22. Blue Jays - Stephen Piscotty, 3rd (Stanford): Not your traditional third baseman, he’s more about high average and big arm strength than big power. Even so, he should develop into a quality pro hitter if his most recent Cape Cod-leading display was any indication of his future talent level. The fact that he might not stick at third is a little disappointing.
  23. Cardinals - Chris Beck, RHP (Georgia Southern): After Appel, he’s one of the safer college arms available. He has both the frame and stuff to quickly adapt to the transition out of college ball. His velocity has wavered a bit though. Beck could be a quality pick for the Cards second in the top 25, both in terms of staying within the CBA limits and in the overall lack of risk with him.
  24. Red Sox - Lucas Sims, RHP (Georgia HS): Boston would be more than pleased to have the righty here (as one of 2 first-round picks- keep CBA in mind). He has consistently good velocity for a prep arm, and Sims’ mechanics are already looking simple. More ready for professional baseball than other prep arms.
  25. Rays - Joey Gallo, 1st/RHP (Nevada HS): It’s still uncertain if his future is on the mound or at the plate. He boasts big velocity and big power, but the latter may very well win out, mainly because  his raw power could challenge anyone else’s in this draft class. That says something, especially in a class without stand-out bats. Even still, a stronger hit tool will make teams much more comfortable in selecting him.
  26. Diamondbacks - Addison Russell, SS (HS ): One of 3 or 4 prep bats that are knocking at the first-round door. Russell has already broken through, it seems. The fact that he might stick at shortstop is big. His bat would be well above-average there. If not, it would play up at a corner with interesting defensive upside.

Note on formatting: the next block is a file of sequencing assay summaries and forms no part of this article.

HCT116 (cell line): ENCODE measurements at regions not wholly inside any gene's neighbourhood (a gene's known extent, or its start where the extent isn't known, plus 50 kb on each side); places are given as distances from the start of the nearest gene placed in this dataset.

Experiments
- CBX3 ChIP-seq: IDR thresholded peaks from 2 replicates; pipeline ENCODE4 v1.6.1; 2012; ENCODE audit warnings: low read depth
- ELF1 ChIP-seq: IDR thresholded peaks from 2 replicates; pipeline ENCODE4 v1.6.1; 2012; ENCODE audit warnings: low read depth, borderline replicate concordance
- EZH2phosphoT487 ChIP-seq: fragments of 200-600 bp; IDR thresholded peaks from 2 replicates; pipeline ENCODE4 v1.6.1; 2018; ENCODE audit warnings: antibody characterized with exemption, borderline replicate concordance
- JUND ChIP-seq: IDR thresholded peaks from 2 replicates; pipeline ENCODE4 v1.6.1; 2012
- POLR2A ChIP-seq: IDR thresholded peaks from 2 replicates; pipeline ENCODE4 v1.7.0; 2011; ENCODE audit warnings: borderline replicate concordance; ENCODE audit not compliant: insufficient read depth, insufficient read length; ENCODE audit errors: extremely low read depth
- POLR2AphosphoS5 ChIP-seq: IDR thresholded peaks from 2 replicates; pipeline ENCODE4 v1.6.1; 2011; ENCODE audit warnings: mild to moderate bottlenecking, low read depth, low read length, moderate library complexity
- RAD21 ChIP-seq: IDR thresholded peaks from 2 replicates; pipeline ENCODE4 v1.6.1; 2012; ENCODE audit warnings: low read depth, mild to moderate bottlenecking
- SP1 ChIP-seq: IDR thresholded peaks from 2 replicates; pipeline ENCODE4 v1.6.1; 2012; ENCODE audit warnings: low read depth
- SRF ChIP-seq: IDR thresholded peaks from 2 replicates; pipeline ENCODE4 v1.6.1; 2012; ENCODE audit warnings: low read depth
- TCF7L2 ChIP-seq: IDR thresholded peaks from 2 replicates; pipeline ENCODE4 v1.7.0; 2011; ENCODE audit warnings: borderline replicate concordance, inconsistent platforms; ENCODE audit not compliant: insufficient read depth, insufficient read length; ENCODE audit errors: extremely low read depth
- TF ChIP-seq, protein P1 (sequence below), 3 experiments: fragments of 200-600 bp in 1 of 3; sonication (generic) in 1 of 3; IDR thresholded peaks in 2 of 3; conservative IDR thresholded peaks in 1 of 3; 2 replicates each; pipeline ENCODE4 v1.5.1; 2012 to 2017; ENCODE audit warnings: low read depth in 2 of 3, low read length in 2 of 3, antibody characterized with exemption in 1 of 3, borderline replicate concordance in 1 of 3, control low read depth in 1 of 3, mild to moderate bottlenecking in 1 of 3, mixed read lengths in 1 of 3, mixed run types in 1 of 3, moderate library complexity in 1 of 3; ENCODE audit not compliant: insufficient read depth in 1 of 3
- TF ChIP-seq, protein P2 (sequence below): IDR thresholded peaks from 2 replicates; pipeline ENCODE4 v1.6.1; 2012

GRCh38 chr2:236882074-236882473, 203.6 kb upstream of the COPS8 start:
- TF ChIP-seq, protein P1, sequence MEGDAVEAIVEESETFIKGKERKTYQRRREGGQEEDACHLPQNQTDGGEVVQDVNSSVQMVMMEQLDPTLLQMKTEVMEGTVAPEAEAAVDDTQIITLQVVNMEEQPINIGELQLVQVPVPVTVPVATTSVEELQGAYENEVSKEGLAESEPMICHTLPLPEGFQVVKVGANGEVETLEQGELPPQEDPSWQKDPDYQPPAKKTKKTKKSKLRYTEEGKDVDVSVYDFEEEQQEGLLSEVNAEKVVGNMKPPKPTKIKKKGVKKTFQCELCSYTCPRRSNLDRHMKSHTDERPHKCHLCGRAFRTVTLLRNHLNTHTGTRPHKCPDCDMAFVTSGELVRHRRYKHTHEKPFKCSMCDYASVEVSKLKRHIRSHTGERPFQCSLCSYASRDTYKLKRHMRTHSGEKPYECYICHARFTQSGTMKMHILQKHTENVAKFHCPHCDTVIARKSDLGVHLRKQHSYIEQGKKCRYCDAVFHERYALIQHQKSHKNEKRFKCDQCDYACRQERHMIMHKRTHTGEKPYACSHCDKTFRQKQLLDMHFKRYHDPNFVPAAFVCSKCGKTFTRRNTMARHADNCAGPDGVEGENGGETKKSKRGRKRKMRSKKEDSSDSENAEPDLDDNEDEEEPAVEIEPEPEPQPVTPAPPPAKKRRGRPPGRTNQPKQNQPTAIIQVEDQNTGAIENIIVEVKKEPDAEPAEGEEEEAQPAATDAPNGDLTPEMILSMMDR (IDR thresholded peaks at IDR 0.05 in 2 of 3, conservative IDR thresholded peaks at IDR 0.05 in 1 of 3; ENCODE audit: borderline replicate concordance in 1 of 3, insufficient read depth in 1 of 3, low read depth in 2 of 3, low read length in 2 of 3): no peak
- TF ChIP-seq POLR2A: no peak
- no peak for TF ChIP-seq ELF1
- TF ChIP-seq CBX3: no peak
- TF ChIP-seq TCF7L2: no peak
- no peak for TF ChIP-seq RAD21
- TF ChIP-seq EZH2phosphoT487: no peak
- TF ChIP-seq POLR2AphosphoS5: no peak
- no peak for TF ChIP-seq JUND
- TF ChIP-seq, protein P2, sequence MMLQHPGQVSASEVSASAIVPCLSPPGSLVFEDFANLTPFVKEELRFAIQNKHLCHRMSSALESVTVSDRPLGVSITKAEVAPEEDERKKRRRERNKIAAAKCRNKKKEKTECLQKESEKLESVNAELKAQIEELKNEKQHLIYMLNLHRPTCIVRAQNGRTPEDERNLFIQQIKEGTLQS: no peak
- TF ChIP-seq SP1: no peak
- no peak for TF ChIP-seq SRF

27. Brewers - Nolan Fontana, SS (Florida): With a lack of bats, he could go higher. Especially considering his improvements on both sides of the ball. He looks like a lock to stick at shortstop, and Fontana is even showing more power than in the past. Add that to a good work ethic and great plate discipline, and you have a great late 1st-round pick.
  28. Brewers - Lance McCullers, RHP (California HS): If he was more of a guarantee to stick as a starter, he would probably project to go higher. His pure stuff has matched Giolito’s at many different times in the showcase circuit. Concerns about his mechanics may be what ultimately hold him back.
  29. Rangers - Brett Mooneyham, LHP (Stanford): Teams were already eyeing him before the spring, and he’s lived up to expectations. He’s shown great stuff this year, and has posted one of the better K rates in all of Division I, even while battling inconsistency.
  30. Yankees - Stryker Trahan, C (Louisiana HS): His stock has fallen a bit this spring. The big tools and all-around production he once displayed have not been as present in 2012. Though raw, he has a lot of the tools you want in a catcher, defensively-speaking. On top of the traditional skills, he also displays surprising speed for the position. Most importantly, he’s a patient, powerful left-handed hitter, giving him a number of above-average tools, position considered.
  31. Red Sox - Courtney Hawkins, OF (Texas HS): One of the more high-upside bats in this class. Lots of power, lots of arm strength. Boston should be able to sign him away from college.